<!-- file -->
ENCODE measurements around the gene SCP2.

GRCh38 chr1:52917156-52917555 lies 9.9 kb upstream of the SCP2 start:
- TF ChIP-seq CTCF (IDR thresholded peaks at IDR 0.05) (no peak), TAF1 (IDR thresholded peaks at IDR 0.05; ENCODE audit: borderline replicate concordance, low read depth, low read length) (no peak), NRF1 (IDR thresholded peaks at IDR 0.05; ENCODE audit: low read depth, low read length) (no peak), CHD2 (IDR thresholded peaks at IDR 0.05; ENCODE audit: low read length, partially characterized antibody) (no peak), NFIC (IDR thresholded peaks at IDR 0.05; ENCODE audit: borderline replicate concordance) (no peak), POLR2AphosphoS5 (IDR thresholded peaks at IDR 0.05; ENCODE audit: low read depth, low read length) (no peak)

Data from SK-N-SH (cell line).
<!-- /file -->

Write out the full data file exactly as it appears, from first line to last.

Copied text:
ENCODE measurements around the gene SCP2.

GRCh38 chr1:52917156-52917555 lies 9.9 kb upstream of the SCP2 start:
- TF ChIP-seq CTCF (IDR thresholded peaks at IDR 0.05) (no peak), TAF1 (IDR thresholded peaks at IDR 0.05; ENCODE audit: borderline replicate concordance, low read depth, low read length) (no peak), NRF1 (IDR thresholded peaks at IDR 0.05; ENCODE audit: low read depth, low read length) (no peak), CHD2 (IDR thresholded peaks at IDR 0.05; ENCODE audit: low read length, partially characterized antibody) (no peak), NFIC (IDR thresholded peaks at IDR 0.05; ENCODE audit: borderline replicate concordance) (no peak), POLR2AphosphoS5 (IDR thresholded peaks at IDR 0.05; ENCODE audit: low read depth, low read length) (no peak)

Data from SK-N-SH (cell line).